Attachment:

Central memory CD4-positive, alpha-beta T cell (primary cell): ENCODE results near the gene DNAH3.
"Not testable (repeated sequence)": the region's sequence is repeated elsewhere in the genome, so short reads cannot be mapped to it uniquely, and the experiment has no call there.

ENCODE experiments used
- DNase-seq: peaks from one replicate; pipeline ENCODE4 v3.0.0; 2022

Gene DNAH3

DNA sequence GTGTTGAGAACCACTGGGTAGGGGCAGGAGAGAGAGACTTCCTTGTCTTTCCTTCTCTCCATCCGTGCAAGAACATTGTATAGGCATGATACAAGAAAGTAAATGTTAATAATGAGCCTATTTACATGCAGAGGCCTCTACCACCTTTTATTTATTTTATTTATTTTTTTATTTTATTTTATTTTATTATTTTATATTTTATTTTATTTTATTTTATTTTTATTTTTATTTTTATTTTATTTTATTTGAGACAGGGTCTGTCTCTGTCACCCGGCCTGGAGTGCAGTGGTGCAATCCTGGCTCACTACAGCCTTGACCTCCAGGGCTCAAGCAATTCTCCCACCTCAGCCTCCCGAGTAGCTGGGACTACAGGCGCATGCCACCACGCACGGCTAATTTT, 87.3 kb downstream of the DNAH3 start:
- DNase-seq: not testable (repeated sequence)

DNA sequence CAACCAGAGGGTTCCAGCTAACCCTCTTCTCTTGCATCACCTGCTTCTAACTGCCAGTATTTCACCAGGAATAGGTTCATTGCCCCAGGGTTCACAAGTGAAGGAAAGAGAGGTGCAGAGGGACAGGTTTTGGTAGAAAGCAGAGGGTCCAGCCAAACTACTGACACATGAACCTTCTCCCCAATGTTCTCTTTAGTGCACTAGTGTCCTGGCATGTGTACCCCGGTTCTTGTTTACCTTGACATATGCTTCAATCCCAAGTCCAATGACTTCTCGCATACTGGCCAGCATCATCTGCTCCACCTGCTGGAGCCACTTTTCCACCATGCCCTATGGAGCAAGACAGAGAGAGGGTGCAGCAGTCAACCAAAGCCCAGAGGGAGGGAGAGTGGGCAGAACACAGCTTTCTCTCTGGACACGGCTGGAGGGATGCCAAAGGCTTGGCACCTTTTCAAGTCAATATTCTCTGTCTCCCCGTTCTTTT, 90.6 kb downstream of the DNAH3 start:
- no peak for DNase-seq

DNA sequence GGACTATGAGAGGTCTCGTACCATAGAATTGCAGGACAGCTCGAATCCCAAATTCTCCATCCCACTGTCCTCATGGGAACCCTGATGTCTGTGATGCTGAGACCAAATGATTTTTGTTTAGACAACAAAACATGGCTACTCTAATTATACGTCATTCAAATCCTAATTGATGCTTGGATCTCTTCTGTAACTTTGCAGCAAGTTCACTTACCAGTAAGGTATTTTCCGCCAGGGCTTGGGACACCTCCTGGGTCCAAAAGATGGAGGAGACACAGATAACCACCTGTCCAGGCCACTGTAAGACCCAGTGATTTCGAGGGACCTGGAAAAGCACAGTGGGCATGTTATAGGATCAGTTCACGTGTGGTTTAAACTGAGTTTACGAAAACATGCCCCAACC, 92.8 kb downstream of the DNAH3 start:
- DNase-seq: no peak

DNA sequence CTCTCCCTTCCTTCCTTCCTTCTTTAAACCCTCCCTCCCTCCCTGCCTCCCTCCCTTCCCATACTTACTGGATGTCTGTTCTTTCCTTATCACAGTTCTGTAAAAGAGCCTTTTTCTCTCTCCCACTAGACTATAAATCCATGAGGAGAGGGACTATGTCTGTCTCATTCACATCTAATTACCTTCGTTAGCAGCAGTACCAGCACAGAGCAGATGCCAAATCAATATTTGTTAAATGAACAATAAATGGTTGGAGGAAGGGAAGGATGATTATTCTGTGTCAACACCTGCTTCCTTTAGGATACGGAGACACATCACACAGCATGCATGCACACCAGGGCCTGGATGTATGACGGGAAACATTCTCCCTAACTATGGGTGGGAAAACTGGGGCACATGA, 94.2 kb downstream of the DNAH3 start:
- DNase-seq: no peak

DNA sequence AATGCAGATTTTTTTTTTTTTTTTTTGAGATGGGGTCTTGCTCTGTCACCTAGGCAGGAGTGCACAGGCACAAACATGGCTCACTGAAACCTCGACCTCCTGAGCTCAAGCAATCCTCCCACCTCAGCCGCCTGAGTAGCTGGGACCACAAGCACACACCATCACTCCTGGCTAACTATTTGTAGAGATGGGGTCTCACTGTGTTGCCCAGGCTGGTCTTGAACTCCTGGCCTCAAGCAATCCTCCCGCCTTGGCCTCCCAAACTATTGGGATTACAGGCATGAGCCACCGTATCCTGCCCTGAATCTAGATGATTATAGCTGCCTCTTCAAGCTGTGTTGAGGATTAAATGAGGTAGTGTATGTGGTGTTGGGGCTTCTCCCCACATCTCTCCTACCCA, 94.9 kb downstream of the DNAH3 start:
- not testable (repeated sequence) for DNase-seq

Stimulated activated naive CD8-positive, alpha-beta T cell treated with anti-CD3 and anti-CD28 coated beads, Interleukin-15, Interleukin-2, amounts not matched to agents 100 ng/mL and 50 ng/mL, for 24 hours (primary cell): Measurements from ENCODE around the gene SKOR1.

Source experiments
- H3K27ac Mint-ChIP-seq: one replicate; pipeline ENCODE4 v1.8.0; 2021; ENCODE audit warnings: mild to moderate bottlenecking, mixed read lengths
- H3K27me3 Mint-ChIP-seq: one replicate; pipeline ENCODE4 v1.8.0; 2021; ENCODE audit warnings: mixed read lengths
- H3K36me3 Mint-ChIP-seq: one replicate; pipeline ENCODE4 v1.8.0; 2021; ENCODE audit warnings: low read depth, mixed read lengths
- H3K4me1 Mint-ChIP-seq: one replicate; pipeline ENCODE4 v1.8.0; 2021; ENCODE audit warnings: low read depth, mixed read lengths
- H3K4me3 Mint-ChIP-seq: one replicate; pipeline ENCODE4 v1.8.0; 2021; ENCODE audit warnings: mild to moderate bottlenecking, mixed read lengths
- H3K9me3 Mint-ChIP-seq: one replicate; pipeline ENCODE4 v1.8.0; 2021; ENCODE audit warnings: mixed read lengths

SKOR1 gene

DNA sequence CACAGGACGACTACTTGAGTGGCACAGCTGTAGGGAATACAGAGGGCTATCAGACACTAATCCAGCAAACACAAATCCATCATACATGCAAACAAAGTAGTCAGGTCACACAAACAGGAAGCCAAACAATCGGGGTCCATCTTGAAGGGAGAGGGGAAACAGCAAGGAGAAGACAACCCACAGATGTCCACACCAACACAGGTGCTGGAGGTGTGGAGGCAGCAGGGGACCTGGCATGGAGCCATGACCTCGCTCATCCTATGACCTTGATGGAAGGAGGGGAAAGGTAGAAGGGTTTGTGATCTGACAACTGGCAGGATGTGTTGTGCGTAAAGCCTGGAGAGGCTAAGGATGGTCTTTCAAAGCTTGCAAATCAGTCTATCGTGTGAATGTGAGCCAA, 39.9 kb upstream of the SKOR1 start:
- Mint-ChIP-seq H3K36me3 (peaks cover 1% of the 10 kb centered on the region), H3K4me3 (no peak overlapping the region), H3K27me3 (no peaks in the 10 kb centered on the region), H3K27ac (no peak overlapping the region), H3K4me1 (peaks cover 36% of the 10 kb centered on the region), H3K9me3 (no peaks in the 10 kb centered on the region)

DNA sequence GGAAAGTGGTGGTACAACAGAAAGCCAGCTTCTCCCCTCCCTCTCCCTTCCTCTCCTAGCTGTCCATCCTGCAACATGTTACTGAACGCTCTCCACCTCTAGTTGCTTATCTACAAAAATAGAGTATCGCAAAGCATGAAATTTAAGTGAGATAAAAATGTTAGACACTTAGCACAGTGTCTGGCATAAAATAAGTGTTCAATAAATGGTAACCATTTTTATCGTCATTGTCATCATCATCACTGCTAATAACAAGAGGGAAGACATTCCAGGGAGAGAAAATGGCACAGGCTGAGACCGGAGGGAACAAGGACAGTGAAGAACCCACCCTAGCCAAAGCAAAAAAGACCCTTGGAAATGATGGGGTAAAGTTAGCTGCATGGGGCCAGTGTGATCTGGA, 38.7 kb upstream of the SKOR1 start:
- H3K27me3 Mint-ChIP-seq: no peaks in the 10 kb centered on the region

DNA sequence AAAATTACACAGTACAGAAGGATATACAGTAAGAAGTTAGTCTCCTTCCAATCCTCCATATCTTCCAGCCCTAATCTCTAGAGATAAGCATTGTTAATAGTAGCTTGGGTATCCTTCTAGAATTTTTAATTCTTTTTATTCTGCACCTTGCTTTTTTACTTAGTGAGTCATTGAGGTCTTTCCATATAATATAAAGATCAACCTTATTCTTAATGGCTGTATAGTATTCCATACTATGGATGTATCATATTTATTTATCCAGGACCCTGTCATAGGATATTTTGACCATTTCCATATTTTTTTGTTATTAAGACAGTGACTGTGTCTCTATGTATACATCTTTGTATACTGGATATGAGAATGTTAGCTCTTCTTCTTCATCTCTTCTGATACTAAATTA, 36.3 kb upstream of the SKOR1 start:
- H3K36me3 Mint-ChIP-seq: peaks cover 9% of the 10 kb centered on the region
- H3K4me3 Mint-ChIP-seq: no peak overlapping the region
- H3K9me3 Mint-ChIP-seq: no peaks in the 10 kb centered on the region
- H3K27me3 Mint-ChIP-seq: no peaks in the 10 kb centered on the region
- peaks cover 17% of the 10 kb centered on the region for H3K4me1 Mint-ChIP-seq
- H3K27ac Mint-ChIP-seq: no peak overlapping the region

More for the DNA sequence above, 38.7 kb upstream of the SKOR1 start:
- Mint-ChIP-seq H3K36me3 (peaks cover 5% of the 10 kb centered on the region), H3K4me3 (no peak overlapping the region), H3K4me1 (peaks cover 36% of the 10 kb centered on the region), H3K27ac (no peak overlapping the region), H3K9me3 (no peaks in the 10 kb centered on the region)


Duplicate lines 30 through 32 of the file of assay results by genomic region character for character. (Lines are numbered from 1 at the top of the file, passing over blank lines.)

- H3K36me3 Mint-ChIP-seq: peaks cover 9% of the 10 kb centered on the region
- H3K4me3 Mint-ChIP-seq: no peak overlapping the region
- H3K9me3 Mint-ChIP-seq: no peaks in the 10 kb centered on the region